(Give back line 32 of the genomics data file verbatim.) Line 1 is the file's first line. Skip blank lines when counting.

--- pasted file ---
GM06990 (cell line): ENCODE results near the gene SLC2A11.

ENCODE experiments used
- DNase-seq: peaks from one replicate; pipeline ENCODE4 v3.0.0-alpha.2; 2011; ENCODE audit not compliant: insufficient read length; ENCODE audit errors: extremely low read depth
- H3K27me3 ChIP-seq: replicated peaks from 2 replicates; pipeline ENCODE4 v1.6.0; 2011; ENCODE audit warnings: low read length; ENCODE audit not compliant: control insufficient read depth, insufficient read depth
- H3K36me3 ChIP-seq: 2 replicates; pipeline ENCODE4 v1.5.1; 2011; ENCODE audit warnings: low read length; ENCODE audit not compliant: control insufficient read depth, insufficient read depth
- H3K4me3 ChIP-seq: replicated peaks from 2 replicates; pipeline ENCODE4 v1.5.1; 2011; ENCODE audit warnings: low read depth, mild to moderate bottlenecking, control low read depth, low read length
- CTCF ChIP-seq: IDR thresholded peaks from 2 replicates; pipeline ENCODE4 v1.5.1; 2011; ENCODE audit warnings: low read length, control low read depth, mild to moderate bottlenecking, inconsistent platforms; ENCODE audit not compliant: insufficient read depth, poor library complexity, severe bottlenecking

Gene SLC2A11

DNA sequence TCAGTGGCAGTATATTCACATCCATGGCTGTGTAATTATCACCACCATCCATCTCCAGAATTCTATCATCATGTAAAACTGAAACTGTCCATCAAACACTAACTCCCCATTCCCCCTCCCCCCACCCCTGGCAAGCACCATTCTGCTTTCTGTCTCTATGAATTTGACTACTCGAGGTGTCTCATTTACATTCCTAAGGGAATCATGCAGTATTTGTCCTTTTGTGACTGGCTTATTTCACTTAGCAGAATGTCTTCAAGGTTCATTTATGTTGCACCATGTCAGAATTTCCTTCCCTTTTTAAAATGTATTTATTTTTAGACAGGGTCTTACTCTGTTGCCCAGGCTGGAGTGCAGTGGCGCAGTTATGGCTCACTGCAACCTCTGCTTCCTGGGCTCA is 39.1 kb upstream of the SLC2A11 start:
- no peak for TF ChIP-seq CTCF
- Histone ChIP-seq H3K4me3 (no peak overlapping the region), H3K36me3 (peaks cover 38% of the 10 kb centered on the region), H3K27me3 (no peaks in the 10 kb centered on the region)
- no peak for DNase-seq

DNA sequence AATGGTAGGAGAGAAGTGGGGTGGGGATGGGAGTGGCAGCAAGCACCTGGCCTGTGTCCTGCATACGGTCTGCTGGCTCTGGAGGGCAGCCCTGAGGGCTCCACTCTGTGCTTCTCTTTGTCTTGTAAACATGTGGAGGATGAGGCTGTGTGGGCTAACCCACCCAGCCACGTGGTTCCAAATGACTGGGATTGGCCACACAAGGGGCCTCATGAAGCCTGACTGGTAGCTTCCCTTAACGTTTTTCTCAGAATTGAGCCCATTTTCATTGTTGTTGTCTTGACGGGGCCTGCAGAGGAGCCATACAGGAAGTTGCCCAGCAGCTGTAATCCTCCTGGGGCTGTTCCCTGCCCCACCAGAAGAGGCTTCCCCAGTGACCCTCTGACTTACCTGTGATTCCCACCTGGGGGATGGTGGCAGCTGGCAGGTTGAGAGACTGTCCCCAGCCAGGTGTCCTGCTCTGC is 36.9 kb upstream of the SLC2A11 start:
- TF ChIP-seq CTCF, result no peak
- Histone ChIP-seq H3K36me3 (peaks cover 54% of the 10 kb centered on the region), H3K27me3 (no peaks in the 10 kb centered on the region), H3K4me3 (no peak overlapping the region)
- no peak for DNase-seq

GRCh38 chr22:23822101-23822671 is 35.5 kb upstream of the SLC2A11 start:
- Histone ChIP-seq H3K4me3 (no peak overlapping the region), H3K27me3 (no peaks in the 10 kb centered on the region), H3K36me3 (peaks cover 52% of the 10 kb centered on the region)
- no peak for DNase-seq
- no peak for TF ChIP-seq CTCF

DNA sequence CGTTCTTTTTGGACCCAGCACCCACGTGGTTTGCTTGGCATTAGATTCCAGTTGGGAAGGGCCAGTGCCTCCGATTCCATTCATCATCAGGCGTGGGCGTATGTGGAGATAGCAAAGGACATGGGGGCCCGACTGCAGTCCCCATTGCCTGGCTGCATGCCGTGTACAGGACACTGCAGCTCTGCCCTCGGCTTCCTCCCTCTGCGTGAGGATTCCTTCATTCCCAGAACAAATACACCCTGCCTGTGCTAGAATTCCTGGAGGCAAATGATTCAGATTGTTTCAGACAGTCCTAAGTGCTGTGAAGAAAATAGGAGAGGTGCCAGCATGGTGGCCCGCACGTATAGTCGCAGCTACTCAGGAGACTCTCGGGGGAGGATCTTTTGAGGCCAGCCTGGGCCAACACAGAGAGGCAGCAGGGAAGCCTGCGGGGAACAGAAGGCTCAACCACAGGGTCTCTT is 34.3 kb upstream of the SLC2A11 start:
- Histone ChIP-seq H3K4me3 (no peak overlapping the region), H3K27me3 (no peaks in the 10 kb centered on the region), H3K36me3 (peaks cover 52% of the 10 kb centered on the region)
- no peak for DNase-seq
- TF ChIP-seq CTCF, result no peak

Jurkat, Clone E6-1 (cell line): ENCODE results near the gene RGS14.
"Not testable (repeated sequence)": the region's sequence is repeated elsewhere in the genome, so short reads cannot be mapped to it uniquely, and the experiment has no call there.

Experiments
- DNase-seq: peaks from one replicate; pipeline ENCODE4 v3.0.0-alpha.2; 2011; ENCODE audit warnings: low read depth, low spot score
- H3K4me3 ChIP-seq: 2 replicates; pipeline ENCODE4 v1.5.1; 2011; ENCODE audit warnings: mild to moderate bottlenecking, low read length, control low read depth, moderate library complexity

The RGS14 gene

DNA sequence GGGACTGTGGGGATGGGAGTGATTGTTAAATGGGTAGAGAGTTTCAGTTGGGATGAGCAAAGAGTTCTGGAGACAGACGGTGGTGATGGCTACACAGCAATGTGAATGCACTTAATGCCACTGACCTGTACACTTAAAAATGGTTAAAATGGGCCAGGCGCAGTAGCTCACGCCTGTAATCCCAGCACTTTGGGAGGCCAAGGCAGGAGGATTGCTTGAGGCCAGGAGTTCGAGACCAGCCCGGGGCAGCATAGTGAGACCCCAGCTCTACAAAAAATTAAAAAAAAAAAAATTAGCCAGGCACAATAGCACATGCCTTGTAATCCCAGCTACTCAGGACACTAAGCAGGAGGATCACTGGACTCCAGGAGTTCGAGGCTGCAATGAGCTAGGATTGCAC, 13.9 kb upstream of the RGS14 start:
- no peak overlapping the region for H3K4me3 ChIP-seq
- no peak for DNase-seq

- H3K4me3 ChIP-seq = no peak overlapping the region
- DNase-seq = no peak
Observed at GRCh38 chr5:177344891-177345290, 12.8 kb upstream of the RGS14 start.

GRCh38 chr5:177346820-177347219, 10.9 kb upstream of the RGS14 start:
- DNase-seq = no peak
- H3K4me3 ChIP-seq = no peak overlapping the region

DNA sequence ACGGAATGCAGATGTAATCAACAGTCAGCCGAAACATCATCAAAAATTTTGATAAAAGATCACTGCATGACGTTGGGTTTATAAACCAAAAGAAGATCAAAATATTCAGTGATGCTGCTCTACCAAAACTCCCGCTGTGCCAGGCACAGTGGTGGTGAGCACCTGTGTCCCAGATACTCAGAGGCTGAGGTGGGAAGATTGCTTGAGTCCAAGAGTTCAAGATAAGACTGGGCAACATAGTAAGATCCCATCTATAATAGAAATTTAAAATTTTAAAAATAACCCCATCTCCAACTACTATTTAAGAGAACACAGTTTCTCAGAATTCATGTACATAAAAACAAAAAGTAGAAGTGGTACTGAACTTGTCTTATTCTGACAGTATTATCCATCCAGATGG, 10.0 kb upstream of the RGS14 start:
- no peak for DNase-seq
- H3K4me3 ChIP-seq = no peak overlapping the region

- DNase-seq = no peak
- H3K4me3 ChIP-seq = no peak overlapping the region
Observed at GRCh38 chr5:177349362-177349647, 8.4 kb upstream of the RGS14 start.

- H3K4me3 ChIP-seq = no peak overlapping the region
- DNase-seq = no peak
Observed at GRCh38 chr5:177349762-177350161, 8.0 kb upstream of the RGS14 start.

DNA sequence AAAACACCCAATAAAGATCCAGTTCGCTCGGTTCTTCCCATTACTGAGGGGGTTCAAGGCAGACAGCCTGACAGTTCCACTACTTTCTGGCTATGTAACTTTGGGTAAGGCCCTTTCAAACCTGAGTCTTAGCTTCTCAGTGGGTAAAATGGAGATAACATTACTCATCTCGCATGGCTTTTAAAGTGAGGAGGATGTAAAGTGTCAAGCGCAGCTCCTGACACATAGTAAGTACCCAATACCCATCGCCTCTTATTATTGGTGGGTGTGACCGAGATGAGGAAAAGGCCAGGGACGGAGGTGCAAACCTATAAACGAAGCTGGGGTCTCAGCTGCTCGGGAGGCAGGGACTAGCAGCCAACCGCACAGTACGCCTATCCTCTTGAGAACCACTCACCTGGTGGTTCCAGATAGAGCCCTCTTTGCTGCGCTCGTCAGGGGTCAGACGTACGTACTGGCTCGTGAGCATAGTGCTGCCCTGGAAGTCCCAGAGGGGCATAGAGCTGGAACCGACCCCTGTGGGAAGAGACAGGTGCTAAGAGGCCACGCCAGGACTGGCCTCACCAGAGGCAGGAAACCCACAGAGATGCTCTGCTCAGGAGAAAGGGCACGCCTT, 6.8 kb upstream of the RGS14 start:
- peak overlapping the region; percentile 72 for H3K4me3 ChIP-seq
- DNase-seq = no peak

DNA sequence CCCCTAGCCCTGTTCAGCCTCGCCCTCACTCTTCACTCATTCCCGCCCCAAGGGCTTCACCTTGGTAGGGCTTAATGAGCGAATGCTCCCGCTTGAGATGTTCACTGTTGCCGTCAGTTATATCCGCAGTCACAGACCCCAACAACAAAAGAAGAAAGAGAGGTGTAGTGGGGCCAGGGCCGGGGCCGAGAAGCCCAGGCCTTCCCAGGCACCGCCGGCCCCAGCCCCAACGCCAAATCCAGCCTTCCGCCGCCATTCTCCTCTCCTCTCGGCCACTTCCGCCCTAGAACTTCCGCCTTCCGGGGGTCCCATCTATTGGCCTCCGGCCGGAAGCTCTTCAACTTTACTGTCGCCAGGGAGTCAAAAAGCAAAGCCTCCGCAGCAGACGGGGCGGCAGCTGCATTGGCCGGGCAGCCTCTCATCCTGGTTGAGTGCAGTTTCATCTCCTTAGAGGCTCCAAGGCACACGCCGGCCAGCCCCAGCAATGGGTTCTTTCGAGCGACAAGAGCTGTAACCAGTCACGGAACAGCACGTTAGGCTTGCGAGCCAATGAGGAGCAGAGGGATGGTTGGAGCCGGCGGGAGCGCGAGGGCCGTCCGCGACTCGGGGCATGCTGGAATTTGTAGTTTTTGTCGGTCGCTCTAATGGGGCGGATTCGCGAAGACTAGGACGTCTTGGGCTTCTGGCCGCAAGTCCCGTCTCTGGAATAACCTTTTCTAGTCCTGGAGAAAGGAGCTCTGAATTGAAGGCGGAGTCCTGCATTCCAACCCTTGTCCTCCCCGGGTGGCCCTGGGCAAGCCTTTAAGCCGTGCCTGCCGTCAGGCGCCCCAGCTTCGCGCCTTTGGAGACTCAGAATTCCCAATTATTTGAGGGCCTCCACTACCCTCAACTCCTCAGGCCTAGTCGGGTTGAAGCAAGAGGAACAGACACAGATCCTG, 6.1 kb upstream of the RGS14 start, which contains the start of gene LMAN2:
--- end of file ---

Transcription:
- no peak overlapping the region for H3K4me3 ChIP-seq